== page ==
“It gets frustrating at times,’’ Harkless said after the Orlando game on Nov. 15. “I feel like I could bring more to the team. Especially on the offensive end. It just is what it is. The way we are playing right now, it’s just my role right now.
“I’m not going to try and go over the coaches head, or something like that, or complain. I feel like we are playing pretty solid right now, so I just have to do what I can do to help us win. When the shots come, I have to knock them down, and that’s it. I just have to make the most of it.’’
Part of the puzzle in unlocking Harkless is it takes other players to get him going. He rarely has the ball in his hands, and he has to score either on spot-up three’s or while slashing to the basket, both of which require somebody to make a play for him.
“It’s not like, I’m Evan (Turner) - when he comes in the game, he has the ball in his hands and he can shoot whenever he wants to,’’ Harkless said. “I’m pretty much in a position where I’m just waiting around and you have to pass me the ball. A lot of times I’m open and guys may miss me or I make a cut and they miss me. I just have to keep playing, I can’t worry about that stuff.’’
Last season, through the first 18 games Harkless was averaging 10 shots a game. This season, he is averaging 5.6. The difference, of course, is the Blazers now have Jusuf Nurkic.
Instead of Lillard and CJ and a supporting cast, the offense has become the big three and shots have dried up. Perhaps, too, has the movement, as more players know they aren’t likely to be involved.
Lillard, for one, says he tries to remain cognizant of the role players like Harkless, and keep them involved in the offense.
“If you want a guy to go out and rebound and defend and play as active as we want Moe to, you have to give him an opportunity to touch the ball and be involved with it,’’ Lillard said last week. “So I’m always conscious of who hasn’t gotten a shot, who is involved and who hasn’t been involved.’’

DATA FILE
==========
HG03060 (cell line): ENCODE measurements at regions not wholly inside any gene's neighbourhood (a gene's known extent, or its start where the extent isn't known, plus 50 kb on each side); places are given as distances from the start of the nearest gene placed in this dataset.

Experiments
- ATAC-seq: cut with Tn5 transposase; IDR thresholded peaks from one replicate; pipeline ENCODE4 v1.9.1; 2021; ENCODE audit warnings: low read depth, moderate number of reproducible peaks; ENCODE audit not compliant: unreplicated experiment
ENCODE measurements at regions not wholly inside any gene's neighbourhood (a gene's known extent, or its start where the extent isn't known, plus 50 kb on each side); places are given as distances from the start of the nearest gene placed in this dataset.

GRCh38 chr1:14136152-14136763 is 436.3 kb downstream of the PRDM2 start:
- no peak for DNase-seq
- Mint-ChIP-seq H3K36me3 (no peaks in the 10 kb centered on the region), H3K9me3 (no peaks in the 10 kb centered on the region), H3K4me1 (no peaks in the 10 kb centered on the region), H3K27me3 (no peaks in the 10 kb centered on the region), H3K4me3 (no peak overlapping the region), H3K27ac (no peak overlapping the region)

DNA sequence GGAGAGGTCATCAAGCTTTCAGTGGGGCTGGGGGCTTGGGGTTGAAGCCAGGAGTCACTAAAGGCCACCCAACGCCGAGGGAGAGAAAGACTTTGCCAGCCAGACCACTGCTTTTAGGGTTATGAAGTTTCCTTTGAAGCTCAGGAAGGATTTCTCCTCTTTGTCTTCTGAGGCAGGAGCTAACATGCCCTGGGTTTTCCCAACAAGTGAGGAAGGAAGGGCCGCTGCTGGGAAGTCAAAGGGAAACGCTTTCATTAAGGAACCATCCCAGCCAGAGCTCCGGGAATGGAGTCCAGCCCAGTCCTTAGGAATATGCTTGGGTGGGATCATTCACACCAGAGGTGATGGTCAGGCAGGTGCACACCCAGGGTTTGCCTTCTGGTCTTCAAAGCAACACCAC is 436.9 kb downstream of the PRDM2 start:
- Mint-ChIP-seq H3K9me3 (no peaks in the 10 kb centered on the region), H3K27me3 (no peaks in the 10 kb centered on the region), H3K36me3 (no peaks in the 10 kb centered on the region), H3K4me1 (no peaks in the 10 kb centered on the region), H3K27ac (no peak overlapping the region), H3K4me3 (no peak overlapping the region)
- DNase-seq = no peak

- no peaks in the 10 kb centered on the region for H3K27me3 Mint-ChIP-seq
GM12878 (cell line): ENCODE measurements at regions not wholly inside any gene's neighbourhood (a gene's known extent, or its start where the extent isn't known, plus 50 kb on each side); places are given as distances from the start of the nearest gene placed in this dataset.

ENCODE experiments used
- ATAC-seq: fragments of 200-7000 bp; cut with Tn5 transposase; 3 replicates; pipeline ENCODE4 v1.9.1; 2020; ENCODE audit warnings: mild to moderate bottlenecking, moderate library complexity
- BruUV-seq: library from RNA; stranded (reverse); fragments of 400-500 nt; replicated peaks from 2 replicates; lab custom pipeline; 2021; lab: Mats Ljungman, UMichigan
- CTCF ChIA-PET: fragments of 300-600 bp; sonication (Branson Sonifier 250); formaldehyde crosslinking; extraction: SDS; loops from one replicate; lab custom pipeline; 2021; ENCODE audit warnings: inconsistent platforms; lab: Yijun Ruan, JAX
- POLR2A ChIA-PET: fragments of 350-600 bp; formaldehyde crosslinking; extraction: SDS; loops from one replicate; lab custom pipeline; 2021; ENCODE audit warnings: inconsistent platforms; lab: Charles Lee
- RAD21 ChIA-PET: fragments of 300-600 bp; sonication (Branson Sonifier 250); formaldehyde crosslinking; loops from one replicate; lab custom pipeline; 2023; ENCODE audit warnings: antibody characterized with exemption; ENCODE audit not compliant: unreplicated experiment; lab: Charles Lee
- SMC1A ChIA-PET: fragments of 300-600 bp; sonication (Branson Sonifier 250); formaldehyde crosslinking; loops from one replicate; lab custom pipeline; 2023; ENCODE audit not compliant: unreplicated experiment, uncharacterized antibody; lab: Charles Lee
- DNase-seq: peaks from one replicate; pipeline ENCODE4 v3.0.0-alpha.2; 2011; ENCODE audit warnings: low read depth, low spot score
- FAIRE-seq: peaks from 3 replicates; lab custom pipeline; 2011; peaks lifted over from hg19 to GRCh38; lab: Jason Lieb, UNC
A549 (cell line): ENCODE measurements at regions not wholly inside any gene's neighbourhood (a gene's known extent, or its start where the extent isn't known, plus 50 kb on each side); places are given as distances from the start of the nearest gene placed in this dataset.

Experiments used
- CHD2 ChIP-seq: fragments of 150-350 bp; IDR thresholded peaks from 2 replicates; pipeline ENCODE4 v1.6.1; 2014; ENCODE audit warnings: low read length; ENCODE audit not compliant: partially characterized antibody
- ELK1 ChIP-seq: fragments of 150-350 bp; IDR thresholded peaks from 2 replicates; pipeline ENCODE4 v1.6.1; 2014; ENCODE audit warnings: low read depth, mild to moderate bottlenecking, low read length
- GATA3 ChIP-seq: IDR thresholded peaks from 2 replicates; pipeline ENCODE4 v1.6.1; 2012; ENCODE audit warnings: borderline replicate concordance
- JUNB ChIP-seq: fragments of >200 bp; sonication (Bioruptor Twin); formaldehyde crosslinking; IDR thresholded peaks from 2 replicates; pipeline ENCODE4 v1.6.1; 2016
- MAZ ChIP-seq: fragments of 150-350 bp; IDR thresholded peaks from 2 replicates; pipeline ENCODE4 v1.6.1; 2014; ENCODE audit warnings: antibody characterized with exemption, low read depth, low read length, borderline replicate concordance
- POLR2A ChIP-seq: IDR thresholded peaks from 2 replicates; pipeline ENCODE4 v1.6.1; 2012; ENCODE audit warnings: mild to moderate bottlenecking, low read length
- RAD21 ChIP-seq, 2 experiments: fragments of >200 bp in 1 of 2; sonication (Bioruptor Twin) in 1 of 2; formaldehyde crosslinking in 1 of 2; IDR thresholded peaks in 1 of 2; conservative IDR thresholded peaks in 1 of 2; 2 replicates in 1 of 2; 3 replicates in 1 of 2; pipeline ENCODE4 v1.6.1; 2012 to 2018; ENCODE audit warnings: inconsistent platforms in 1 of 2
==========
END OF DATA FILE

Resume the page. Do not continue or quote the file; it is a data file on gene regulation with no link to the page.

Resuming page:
Stotts has often tried to start games by running a play for Harkless. And in the Denver game – a game in which Harkless got just two shots – the team turned the ball over twice early trying to get him the ball.
“His shot attempts are a product of the game,’’ Stotts explained, noting he is a player who excels in transition and scoring off rebounds. “And some of it is him looking to take advantage of the opportunities that are out there.’’
So, as the Blazers (10-8) try to gain traction offensively this season, Harkless is trying to figure out how and where he can help. It has been a frustrating endeavor because he understands and accepts his role, but also wants to, and knows he can, help more than he has so far.
“A lot of the things I do don’t show up on the stat sheet, that’s a part of the game we need and I know that’s a part of my role on this team is to do those things, ‘’ Harkless said last week. “But at the same time, I obviously want to produce a little more and get more opportunity to produce. So, I feel like a lot of that I create on my own, whether that be offensive rebounds or whatever. You look at last year, I averaged 10-11 points but a lot of it came from offensive rebounds and transition and stuff like that, and that’s stuff I create on my own.
“It’s frustrating playing and getting only two shots and the game and the game I did get 11 shots (Brooklyn), I made three. So it’s a little frustrating, but I just have to keep going and be ready for when the opportunity comes. It’s been hard with the inconsistency, but it’s part of the game, and it’s just the situation I’m in right now, and I just have to continue make the most of my situation.’’